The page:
May Day: History, Legacy And Importance Of International Workers' Day
May Day is celebrated to observe the silent struggles and everyday achievements of the workers across the world.
Today, May 1, marks the International Workers’ Day. Also known as ‘May Day’ or ‘Labour Day’, the day is celebrated to observe the silent struggles and everyday achievements of the workers across the world.
It all began in 1886 to commemorate the May 4 Haymarket affair in Chicago. What started as a protest for the 8-hour shift soon began a movement.
In Chicago, the police were trying to disperse a public assembly during a general strike for the eight-hour workday, when an unidentified person threw a bomb at the police. The police responded by firing on the workers, killing four demonstrators. The protest spread like wildfire and there were demonstrations across the US.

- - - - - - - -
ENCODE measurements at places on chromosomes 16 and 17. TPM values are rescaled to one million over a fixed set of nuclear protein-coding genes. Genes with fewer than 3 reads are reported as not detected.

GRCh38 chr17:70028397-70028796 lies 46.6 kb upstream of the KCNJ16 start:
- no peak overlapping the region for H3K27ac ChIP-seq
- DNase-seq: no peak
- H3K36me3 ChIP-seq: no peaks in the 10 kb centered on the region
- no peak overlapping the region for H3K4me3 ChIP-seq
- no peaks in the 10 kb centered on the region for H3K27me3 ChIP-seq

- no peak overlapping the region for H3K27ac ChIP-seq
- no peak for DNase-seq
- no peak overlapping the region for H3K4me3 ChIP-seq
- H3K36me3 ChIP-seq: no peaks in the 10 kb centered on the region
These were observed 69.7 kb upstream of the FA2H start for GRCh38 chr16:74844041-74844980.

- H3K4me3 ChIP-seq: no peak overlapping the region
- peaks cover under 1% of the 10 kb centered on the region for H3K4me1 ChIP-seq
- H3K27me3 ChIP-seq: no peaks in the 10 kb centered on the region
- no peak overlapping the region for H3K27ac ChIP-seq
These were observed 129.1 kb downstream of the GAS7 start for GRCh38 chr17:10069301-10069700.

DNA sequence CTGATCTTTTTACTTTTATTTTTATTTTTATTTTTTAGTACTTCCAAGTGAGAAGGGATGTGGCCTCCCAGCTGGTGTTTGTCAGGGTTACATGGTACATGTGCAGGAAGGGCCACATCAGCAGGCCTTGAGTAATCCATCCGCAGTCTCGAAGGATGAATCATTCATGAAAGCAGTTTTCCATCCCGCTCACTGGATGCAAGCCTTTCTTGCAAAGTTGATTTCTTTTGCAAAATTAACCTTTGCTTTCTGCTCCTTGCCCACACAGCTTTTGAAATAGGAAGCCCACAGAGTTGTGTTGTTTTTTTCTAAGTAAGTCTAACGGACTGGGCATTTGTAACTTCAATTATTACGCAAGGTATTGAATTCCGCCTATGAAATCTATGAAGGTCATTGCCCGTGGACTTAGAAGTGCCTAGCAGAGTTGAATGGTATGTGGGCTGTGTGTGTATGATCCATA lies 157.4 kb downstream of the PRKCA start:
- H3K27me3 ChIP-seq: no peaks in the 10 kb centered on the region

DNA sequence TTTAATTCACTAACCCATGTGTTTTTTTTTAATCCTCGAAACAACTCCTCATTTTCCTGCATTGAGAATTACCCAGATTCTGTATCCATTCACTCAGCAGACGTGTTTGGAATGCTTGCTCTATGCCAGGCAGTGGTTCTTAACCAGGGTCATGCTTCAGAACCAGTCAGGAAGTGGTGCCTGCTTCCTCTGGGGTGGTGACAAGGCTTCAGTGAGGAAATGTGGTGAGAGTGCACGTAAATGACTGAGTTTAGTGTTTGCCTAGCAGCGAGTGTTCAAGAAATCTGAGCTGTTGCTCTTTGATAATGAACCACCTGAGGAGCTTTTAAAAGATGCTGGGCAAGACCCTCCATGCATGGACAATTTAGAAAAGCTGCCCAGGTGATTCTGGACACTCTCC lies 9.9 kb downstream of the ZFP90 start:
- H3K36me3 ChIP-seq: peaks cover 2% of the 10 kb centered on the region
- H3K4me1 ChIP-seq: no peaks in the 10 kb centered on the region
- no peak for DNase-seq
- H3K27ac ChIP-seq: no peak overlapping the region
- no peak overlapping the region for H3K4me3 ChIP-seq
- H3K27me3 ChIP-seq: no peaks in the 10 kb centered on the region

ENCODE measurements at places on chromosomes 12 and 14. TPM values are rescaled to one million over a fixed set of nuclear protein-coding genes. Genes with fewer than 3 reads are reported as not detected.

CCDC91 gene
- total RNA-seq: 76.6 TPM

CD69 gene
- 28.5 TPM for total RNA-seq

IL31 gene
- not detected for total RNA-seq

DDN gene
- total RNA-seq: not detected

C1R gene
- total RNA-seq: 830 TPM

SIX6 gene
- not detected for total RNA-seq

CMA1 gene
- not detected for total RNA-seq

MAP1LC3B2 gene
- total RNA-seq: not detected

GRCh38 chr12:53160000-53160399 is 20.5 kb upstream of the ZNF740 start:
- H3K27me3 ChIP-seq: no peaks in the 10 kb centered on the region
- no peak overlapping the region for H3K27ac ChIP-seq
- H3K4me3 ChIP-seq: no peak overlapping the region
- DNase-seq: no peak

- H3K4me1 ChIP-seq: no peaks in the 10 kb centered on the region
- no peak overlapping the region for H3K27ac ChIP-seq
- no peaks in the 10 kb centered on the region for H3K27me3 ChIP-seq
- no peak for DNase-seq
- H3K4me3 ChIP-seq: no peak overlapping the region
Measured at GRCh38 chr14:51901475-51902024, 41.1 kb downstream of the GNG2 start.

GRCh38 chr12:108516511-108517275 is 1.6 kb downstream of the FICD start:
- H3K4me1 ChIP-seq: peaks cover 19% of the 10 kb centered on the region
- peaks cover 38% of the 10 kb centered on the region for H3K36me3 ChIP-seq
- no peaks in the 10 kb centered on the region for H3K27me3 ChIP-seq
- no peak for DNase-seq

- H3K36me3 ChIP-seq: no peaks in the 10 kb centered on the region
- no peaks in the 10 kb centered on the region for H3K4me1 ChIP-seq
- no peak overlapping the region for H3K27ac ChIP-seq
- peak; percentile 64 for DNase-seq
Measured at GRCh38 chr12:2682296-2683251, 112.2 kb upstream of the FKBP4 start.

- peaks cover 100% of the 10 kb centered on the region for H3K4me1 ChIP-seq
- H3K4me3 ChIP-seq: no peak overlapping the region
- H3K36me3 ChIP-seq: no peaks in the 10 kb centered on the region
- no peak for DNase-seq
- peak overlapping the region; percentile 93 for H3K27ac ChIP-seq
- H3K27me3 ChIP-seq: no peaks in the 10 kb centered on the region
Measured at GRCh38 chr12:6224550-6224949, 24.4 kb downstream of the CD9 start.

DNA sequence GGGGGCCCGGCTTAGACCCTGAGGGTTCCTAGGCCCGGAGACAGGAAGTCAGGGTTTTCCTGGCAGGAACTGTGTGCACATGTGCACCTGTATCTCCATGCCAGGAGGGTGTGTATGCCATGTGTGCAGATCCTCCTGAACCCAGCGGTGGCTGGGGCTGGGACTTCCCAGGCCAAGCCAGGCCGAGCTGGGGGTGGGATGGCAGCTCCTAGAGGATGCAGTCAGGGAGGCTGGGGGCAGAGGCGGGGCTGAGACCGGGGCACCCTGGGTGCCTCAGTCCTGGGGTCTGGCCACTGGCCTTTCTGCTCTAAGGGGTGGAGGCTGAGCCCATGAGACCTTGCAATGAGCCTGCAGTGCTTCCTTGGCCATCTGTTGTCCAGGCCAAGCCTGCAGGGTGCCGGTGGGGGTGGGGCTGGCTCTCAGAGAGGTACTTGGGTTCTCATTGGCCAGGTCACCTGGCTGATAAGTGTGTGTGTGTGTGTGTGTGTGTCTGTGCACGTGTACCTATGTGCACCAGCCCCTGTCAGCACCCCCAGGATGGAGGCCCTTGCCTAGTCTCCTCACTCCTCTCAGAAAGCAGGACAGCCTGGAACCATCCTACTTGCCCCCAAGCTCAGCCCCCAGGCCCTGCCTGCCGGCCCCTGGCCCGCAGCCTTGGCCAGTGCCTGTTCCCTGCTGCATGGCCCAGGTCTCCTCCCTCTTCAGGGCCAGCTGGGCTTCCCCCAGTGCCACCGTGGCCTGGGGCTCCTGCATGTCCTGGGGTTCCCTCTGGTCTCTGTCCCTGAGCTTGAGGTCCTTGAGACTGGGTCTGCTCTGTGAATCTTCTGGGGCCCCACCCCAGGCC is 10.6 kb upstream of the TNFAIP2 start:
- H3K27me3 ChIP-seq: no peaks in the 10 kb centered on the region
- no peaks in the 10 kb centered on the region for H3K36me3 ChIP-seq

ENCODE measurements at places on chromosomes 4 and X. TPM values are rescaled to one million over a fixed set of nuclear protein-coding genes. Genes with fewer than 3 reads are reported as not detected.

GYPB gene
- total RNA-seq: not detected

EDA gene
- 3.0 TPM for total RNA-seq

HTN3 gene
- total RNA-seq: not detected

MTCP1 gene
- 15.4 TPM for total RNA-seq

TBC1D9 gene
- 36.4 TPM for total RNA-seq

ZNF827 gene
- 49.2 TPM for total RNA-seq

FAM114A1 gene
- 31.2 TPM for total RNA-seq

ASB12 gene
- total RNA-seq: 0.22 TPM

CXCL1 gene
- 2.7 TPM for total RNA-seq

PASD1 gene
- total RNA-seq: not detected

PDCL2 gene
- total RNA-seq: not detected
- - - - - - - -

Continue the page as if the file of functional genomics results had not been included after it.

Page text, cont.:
May Day has been a focal point for demonstrations by various groups since the Second International. May Day. It is one of the most important holidays in communist countries such as the People's Republic of China, North Korea, Cuba and the former Soviet Union. During the Cold War, May Day became the occasion for large military parades in Red Square by the Soviet Union and attended by the top leaders of the Kremlin.
How it is celebrated
May Day celebrations in these countries typically feature elaborate workforce parades, including displays of military hardware and soldiers.